Medical assistants are key support staff for physicians and other health-care professionals. They may be certified but are not required to be licensed, and can be trained on the job. Many MAs, however, complete formal education programs. They may be trained only in administrative or front-office tasks, in clinical or back-office tasks, or in both. Each state regulates the scope of practice, and an MA’s duties may vary according to the state or specialty. Some MAs become office managers or educators. In all cases, the MA works under the direction and supervision of a physician or registered nurse, and cannot practice independently.
Administrative Medical Assistants
Medical assistants who receive formal training may attend a college or technical/vocational school. Most programs offer a certificate, although some offer an associate degree. An MA who trained only in administrative duties performs tasks such as scheduling appointments or answering the phone. She may maintain patients’ medical records, help them with insurance paperwork or handle billing tasks, including insurance coding. Administrative MAs also arrange for hospital admissions or patient referrals, and in a small office may perform secretarial tasks such as handling the physician’s correspondence.
Clinical Medical Assistants
Clinical MAs spend most of their time with patients, performing support tasks for the physician. For example, a clinical MA might sterilize instruments, clean exam rooms and assist with medical procedures. She takes a patient’s vital signs such as blood pressure and pulse, administers medications or collects specimens for laboratory tests. Many MAs are trained in phlebotomy -- the practice of drawing blood for laboratory tests. The MA may perform typical office-based laboratory tests. Clinical MAs may also authorize refills of a prescription under the supervision of a physician. In some states, MAs can work in a hospital, where they perform basic patient care.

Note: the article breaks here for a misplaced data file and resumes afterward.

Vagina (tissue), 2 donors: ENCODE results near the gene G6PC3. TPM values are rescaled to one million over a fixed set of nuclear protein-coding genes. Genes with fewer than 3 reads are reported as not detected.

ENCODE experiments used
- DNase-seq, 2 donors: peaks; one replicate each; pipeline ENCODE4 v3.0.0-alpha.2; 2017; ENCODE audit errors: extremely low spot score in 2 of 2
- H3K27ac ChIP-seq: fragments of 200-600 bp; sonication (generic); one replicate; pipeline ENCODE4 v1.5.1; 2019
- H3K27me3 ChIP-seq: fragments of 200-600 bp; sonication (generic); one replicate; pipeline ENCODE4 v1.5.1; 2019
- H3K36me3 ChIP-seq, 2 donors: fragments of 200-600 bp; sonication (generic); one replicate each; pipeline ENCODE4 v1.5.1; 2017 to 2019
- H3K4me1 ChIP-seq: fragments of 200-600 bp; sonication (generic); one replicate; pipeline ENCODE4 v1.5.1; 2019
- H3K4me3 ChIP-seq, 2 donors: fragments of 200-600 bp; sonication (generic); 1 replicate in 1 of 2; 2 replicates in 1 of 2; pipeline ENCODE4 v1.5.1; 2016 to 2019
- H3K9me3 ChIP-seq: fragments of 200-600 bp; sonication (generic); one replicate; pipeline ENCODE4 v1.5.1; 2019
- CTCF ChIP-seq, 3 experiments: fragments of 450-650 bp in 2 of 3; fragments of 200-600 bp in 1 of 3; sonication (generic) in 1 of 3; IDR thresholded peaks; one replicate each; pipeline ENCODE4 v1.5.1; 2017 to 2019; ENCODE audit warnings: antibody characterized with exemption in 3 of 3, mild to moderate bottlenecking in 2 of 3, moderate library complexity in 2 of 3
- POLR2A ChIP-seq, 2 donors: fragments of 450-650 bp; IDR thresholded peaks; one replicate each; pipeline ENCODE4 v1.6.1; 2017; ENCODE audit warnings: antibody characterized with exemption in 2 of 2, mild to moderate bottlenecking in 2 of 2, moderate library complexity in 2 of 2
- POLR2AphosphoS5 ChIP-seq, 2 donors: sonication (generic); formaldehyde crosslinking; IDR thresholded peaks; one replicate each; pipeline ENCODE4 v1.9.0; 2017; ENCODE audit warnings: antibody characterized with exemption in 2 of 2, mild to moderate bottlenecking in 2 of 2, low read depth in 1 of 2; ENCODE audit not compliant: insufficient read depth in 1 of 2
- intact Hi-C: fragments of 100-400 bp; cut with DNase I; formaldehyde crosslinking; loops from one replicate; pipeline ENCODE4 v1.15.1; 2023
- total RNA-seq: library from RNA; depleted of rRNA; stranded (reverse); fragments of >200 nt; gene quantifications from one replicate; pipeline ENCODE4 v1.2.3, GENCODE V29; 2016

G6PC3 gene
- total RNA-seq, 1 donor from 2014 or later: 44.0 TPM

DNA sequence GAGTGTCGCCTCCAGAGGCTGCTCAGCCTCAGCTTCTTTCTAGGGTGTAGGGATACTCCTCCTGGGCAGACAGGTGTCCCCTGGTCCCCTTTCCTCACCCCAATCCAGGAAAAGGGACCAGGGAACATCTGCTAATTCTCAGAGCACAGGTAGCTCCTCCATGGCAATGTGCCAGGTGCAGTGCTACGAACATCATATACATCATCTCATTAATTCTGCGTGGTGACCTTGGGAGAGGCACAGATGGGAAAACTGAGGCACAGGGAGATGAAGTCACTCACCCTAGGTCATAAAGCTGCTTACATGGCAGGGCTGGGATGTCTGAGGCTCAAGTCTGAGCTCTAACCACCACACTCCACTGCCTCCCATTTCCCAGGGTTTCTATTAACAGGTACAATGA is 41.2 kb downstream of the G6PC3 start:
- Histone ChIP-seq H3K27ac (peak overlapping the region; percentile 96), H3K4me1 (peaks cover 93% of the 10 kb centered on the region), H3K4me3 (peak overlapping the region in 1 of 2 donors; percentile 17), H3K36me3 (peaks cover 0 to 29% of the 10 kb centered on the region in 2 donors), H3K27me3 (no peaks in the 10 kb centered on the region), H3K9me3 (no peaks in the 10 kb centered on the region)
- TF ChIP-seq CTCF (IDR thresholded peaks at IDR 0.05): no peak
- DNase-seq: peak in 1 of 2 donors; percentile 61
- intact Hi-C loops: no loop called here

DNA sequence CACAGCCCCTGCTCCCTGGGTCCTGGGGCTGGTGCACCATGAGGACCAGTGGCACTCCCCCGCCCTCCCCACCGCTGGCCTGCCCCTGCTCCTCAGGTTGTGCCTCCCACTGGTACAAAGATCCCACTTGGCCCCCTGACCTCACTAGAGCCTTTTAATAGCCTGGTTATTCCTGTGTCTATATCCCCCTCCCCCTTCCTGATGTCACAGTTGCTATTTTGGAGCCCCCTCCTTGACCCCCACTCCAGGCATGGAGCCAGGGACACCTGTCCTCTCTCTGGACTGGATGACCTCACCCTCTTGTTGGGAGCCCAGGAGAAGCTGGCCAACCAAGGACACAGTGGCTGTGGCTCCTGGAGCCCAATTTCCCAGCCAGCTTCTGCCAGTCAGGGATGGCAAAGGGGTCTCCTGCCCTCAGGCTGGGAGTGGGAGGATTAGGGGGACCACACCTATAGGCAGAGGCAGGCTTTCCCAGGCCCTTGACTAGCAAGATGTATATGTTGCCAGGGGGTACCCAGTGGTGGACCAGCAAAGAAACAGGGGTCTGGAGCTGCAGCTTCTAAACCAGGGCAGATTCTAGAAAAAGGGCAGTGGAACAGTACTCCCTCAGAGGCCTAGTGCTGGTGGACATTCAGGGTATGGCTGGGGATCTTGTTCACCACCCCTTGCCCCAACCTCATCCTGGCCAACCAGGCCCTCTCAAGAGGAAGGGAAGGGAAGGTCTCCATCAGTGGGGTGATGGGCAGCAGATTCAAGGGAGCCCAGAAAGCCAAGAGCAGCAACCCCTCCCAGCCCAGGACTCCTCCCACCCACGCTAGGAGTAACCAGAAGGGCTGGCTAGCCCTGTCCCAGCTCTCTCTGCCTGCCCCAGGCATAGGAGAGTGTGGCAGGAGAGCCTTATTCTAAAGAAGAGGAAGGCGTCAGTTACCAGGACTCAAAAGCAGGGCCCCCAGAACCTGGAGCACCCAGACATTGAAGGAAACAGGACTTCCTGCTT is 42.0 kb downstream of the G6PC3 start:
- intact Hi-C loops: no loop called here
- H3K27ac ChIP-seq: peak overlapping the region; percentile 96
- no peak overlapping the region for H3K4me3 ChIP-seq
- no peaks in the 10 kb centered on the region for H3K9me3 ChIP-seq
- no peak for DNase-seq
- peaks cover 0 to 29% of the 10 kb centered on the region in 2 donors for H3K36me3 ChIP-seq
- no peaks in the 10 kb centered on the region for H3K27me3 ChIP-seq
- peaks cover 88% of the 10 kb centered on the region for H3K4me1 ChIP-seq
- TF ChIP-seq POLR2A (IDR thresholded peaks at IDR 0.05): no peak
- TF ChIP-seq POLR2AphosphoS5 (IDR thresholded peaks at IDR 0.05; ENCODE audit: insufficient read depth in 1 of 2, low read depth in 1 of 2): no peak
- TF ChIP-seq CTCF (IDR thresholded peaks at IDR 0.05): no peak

Specialties and Other Careers
MAs who work in specialty offices perform additional tasks related to that specialty. Ophthalmic and optometric medical assistants teach patients how to insert, remove or care for their contact lenses. In some states, MAs can assist the ophthalmologist in surgery. Podiatric MAs take X-rays, apply casts or help the podiatrist in office surgical procedures. An MA in a cardiologist’s office typically performs electrocardiograms to help assess the heart’s electrical activity. MAs may become educators, and typically work in community colleges or technical vocational schools. An MA might also become an office manager, responsible for hiring, training, supervising and evaluating office staff.
Although they are not licensed, MAs can become certified by passing a national examination. Administrative and clinical MAs take the same certification. The U.S. Bureau of Labor Statistics notes that certified MAs may have better employment prospects. In addition to the general certification exam offered by the American Association of Medical Assistants, specialty certification is available. The CertiTrek Group is another certifying body not linked to the AAMA. It offers certification in 13 different specialties, such as cardiology, dermatology, family medicine, geriatrics, oncology, orthopedic surgery and women’s health.
Job Prospects and Salary
Job prospects for MAs should be excellent, according to the U.S. Bureau of Labor Statistics. The BLS projects job growth of 29 percent for MAs from 2012 to 2022, more than twice the average for all occupations. The average annual salary for MAs was $31,220 in 2014, with a salary range from $21,540 to $42,760. The AAMA reported certified medical assistants who held an AAMA credential earned more in 2014 than those who were not certified or who were credentialed by another organization, with an average annual salary of $29,600 compared to $27,261.